Skip to content
Implement COM interfaces from Rust.
Rust
Branch: master
Clone or download
Fetching latest commit…
Cannot retrieve the latest commit at this time.
Permalink
Type Name Latest commit message Commit time
Failed to load latest commit information.
com-impl-macro
src
tests
.gitattributes
.gitignore
Cargo.toml
LICENSE
README.md

README.md

Implement COM interfaces in Rust

This crate provides a procedural macro which helps with implementing COM interfaces in Rust.

It is currently able to implement interfaces with single-inheritance COM hierarchies, and handles constructing the vtable automatically.

Note: if you only want to use COM in Rust, you can simply use winapi. This crate is for implementing an interface's methods from within Rust.

Requires Rust nightly, for now!

Usage

The following example shows how this crate can be used.

At the crate level

You must add winapi as a dependency to your crate, and at the very least enable the winerror and unknwnbase features.

[dependencies.winapi]
version = "0.3"
features = ["winerror", "unknwnbase"]

For every interface you want to implement

You must manually import the interfaces you are implementing and their vtables.

use winapi::shared::dxgi::{IDXGIObject, IDXGIObjectVtbl};
use winapi::um::unknwnbase::{IUnknown, IUnknownVtbl};
use some::other::{Interface, InterfaceVtbl};

It is very important for the vtable to be correctly defined, otherwise external code using your interface could misbehave. Use the RIDL! macro from winapi for maximum compatibility.

Then you need to import the procedural macros and the ComInterface trait exported by this crate.

use com_impl::{ComInterface, interface, implementation};

Define your structure. You must specifiy the final interface you want to implement.

#[interface(IDXGIFactory)]
struct MyInterface {}

For each interface in the inheritance chain, you must have a new implementation.

// The custom attribute's parameter is the interface you are implementing.
// In this case `IUnknown`.
#[implementation(IUnknown)]
impl MyInterface {
    // COM functions follow the PascalCase calling convention.
    // You implement a PascalCase function by using the snake_case name.

    // For example, this one implements `QueryInterface`.
    // Note: the macro automatically adds `unsafe extern "system"` to the function definition.
    fn query_interface(&self) -> HRESULT { /* ... */ }
    fn add_ref(&mut self) -> ULONG { /* ... */ }
    fn release(&mut self) -> ULONG { /* ... */ }
}

// Now we implement IDXGIObject.
#[implementation(IDXGIObject)]
impl MyInterface {
    fn get_parent(&mut self, riid: REFIID, parent: *mut c_void) -> HRESULT { /* ... */ }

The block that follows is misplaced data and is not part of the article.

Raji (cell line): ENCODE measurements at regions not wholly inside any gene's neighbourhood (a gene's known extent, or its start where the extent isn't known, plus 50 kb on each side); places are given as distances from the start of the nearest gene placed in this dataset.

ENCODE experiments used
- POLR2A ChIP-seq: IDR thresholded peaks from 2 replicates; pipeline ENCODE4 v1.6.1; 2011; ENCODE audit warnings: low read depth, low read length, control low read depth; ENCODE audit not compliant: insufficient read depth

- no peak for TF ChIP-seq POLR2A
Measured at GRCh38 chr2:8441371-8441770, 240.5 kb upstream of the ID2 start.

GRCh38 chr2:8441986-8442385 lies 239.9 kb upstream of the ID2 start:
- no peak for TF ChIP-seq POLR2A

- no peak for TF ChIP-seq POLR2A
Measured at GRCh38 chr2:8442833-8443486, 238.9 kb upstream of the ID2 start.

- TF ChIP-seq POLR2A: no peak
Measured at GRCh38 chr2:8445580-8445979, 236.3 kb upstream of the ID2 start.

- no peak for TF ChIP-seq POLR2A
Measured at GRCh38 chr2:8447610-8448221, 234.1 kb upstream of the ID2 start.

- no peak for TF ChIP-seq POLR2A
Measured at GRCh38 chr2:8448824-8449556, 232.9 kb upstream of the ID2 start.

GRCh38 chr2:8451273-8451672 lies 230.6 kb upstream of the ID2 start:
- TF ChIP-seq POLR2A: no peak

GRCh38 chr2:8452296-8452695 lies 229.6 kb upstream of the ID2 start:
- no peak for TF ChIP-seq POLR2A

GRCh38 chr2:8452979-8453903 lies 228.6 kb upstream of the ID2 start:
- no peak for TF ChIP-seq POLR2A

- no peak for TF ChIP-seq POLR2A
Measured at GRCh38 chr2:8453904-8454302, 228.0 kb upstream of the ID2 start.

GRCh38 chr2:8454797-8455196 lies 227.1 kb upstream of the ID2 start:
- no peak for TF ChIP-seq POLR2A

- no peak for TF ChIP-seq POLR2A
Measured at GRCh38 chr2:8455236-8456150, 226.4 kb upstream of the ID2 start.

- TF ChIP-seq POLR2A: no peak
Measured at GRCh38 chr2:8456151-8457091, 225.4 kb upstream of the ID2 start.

// ... Implement the other methods here ...
}

If we had specified NextInterface instead of IDXGIObject when defining the struct, we could continue the implementation chain here.

/// `NextInterface` is implemented here.
#[implementation(NextInterface)]
impl MyInterface {
    // ... New functions added by NextInterface ...
}

To implement the constructor for your type, use the generated Self::create_vtable function to fill in the generated __vtable field.

impl MyInterface {
    // This is an example constructor.
    fn new() -> Self {
        Self {
            __vtable: Box::new(Self::create_vtable()),
            /* other fields */
        }
    }
}

Check out the tests directory for more examples.

FAQ

  • Q: Does it auto-implement IUnknown's methods?

    A: No. See the test directory for an example on how to do this manually. Also see the various blog posts giving practical advice on implementing COM stuff.

  • Q: Is it safe?

    A: Not very safe. Rust proc macros are limited in their access to the type system. We don't exactly have a full reflection system, so you must make sure your method implementation match the method signatures.

  • Q: How to handle memory management?

    A: You have to implement an internal atomic reference counter yourself, and then remember to allocate any COM objects on the heap, to be able to easily share references to them.

    See the test code for an idea on how to use Box.

Issues

  • Even if your struct is empty, you must still declare it with brackets: struct Something { }

  • Structs with unnamed fields (e.g. struct Example(u32, i32);) are not supported.

  • A struct can only implement one interface hierarchy. You cannot have a single object implementing multiple disjoint interfaces.

License

This code is licensed under the Mozilla Public License version 2.0.

You can’t perform that action at this time.